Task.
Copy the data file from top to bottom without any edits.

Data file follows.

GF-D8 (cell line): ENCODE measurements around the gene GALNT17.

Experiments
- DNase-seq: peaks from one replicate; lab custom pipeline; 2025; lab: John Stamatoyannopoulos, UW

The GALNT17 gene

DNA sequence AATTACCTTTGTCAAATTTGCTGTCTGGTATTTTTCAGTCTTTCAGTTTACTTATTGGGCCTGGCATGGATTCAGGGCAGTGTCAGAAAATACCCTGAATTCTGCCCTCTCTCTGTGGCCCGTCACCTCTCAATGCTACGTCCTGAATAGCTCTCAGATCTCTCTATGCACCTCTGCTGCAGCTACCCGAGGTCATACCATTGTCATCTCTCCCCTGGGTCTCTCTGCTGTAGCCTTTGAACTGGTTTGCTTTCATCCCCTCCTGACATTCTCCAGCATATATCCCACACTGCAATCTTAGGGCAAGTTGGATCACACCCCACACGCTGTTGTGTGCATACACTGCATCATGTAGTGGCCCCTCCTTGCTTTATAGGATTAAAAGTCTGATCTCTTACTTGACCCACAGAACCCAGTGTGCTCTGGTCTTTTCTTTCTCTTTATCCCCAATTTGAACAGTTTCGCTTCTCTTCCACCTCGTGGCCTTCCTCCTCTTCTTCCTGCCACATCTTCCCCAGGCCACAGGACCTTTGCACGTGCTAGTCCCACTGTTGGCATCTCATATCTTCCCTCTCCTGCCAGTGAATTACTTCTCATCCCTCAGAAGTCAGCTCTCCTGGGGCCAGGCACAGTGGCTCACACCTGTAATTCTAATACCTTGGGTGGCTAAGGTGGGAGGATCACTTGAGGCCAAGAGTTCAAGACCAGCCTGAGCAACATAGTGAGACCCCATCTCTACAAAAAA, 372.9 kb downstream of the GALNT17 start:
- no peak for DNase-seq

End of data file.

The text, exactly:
GF-D8 (cell line): ENCODE measurements around the gene GALNT17.

Experiments
- DNase-seq: peaks from one replicate; lab custom pipeline; 2025; lab: John Stamatoyannopoulos, UW

The GALNT17 gene

DNA sequence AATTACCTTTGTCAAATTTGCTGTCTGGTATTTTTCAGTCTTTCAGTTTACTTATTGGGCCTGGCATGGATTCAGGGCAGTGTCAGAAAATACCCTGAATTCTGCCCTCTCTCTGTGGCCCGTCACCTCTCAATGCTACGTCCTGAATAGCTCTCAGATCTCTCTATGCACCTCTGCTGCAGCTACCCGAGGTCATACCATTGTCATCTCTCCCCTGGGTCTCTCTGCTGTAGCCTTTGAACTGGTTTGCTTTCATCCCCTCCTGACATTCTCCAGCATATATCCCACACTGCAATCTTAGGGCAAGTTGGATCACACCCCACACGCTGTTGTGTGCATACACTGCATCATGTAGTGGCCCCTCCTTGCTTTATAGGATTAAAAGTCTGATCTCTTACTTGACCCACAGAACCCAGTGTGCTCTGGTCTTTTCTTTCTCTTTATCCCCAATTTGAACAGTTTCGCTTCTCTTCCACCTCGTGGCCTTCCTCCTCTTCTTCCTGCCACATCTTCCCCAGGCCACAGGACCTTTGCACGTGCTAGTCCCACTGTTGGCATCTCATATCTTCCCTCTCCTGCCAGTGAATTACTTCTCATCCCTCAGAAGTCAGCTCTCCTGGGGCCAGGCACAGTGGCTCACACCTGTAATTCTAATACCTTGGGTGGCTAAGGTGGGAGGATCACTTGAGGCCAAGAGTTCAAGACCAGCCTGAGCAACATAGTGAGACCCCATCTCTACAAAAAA, 372.9 kb downstream of the GALNT17 start:
- no peak for DNase-seq